As a guest on The Chevy Chase Show (1993) on October 4, 1993, Dan Aykroyd tells a story about he and Chase being pursued by a truck full of paratroopers, while on-location in Morocco. Aykroyd had taken a snapshot of the military unit, who then pursued them at high speeds back to their hotel, where they evaded detection by abandoning their Jeep, and hiding inside a van with curtains in the windows. The next day, as a prank, Aykroyd had John Landis tell Chase that he had been arrested, and should expect them to be coming for him next.
The "Ace Tomato Company" is most likely a reference to United Fruit (now Chiquita Bananas), a company widely known to have been involved with the C.I.A. in the 1950s. The connection is subtly underlined, with the name of one of the Generals, Miegs. One Henry Meiggs, an American business magnate, operating in South America, was the uncle of one of the founders of what would become United Fruit.
In 2009, Family Guy (1999) presented something of a sequel to the movie called Family Guy: Spies Reminiscent of Us (2009), featuring Chevy Chase and Dan Aykroyd as themselves, on another spy mission. They explain that President Reagan appointed them real-life spies after seeing the film.
The song, "Soul Finger", played by the Russians on a portable cassette deck was, as Austin Millbarge (Dan Aykroyd) says, recorded by the R&B group the Bar-Kays, and released in 1967. The song was covered by Dan Aykroyd and John Belushi's band, The Blues Brothers, for their 1980 album "Made in America".
Playing Colonel Rhumbus in this spy spoof, Bernie Casey had, at the time, recently appeared in the James Bond film Never Say Never Again (1983), where Casey had played American C.I.A. Agent Felix Leiter.
DIRECTOR TRADEMARK (John Landis): (Looking directly into the camera): Aykroyd's character looks directly into the camera, a.k.a. breaking the fourth wall, when he realizes how the launched missile can be successfully stopped.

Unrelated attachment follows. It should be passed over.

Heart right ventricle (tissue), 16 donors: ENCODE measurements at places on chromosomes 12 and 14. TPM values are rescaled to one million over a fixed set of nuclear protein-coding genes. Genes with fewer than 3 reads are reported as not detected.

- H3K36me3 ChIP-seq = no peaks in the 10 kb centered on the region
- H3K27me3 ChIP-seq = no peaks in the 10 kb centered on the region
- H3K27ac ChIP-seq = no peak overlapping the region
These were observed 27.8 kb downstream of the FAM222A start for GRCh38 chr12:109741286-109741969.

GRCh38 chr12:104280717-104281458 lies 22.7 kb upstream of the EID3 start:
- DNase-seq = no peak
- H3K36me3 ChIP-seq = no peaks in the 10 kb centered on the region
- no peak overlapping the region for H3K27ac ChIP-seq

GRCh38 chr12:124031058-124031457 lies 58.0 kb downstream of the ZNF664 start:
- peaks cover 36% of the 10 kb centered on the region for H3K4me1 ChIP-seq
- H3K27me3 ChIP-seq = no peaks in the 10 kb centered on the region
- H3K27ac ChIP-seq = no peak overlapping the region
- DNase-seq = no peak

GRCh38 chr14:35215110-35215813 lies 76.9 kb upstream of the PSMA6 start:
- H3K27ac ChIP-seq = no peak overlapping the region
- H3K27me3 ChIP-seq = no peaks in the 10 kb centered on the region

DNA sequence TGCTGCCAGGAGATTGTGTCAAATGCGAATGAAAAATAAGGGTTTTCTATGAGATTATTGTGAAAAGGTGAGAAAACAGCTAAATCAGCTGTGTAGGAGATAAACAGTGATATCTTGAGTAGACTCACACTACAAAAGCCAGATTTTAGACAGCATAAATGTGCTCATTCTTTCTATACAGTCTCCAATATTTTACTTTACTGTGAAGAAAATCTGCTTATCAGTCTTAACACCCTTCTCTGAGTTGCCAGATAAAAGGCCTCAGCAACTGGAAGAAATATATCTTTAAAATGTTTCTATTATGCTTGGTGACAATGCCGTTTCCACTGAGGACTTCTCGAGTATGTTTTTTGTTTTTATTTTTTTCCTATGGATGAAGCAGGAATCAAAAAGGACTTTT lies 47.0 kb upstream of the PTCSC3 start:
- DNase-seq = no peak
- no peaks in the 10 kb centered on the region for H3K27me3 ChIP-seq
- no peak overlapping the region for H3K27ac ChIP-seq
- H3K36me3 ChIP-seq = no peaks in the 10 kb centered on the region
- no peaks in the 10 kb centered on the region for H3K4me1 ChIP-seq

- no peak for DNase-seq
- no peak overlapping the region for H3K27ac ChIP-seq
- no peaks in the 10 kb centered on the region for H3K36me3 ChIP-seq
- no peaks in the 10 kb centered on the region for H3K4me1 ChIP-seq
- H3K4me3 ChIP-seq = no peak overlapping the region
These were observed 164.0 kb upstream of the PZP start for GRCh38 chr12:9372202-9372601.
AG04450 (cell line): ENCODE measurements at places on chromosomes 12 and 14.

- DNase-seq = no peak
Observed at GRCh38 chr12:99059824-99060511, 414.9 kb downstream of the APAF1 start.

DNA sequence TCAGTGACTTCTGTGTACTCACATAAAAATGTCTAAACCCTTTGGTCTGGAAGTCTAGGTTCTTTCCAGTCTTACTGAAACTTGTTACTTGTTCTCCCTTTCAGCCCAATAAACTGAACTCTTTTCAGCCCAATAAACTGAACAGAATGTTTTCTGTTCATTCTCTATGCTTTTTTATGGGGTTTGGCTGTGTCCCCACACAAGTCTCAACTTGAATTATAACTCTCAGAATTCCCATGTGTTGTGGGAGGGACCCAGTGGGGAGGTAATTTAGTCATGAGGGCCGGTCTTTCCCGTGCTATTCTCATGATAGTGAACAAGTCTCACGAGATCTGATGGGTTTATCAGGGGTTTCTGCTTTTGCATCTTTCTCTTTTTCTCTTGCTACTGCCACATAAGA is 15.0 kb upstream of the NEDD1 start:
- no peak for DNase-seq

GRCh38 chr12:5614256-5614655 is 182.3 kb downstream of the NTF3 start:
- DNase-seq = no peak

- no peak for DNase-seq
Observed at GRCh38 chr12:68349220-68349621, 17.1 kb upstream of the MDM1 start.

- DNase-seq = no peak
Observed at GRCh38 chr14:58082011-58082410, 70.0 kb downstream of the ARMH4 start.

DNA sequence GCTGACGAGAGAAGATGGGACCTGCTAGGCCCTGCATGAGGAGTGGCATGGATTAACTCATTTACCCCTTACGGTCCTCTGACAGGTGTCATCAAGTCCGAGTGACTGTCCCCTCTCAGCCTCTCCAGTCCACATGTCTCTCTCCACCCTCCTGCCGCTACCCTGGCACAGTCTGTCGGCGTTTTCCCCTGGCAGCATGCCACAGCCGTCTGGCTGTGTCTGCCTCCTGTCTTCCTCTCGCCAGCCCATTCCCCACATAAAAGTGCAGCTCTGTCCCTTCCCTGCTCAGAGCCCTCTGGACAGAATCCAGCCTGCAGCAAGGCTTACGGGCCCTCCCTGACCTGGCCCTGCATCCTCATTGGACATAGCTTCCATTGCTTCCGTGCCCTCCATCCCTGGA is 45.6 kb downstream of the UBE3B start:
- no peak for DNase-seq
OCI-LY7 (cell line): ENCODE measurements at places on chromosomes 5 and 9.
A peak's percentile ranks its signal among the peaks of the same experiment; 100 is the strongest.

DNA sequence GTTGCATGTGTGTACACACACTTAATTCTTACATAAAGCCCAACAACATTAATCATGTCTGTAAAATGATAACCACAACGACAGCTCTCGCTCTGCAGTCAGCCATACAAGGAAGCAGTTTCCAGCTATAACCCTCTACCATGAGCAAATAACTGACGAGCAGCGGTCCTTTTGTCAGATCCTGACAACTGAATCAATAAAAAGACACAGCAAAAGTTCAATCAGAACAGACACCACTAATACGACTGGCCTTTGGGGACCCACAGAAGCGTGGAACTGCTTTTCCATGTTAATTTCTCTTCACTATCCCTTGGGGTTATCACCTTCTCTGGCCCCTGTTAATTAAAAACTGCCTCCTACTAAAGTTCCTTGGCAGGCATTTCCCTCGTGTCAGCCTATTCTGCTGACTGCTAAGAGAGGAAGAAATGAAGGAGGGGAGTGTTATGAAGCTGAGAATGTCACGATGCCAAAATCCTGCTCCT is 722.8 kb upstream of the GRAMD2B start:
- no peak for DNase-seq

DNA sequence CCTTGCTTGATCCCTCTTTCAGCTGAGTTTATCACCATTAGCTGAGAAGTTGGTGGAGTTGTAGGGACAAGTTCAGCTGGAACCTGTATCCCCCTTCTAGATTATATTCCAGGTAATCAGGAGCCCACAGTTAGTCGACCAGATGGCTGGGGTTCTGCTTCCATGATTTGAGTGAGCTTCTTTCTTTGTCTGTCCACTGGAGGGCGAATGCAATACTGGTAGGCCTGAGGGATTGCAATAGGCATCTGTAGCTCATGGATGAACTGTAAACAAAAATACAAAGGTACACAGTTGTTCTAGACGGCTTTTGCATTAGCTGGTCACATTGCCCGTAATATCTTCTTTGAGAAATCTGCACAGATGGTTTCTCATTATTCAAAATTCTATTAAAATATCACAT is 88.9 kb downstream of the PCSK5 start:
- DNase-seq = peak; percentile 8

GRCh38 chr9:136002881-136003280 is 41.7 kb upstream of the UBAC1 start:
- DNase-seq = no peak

The answer to Emmett Fitz-Hume's (Chevy Chase's) question regarding who led the American League in home runs in 1953, is Al Rosen of the Cleveland Indians. Coincidentally, the last name Rosen was used as an alias (Dr. Rosen) in Fletch (1985), also starring Chevy Chase.
The final scene with the chess pieces represents Eastern Europe being knocked down. This pre-dated the revolutions of 1989, where Eastern European nations overthrew their Communist regimes, leading to the dissolution of the Soviet Union in 1991.
In total, there were nine cameos by Directors, which included: Costa-Gavras, Sam Raimi, Terry Gilliam, Joel Coen, Frank Oz, Michael Apted, Larry Cohen, Martin Brest, and Bob Swaim. None have directed Dan Aykroyd or Chevy Chase in any of the one hundred plus films any one of them has made.
In Chuck (2007), season three, episode three, "Chuck Versus the Angel de la Muerte", a Communist country called "Costa Gravas" is featured. The name of one of the actors playing a Tadzhik Highway Patrolman, is Costa-Gavras.
This is one of six movies, with which Terry Gilliam (Dr. Imhaus) and Charles McKeown (Jerry Hadley) have been involved, in one capacity or another. The others include Brazil (1985), The Adventures of Baron Munchausen (1988), Life of Brian (1979), The Imaginarium of Doctor Parnassus (2009), and Time Bandits (1981).
DIRECTOR TRADEMARK (John Landis): (gung-ho troops): The troops at the military training facility constantly make a "hut-hut-hut-hut" sound while training. The same sound was used by the Police S.W.A.T. team, near the final scene of The Blues Brothers (1980).
Frank Oz: The director of several hit movies, including Dirty Rotten Scoundrels (1988), as well as performing Miss Piggy, Grover, and Yoda, is the FSB test administrator about fifteen minutes into the film.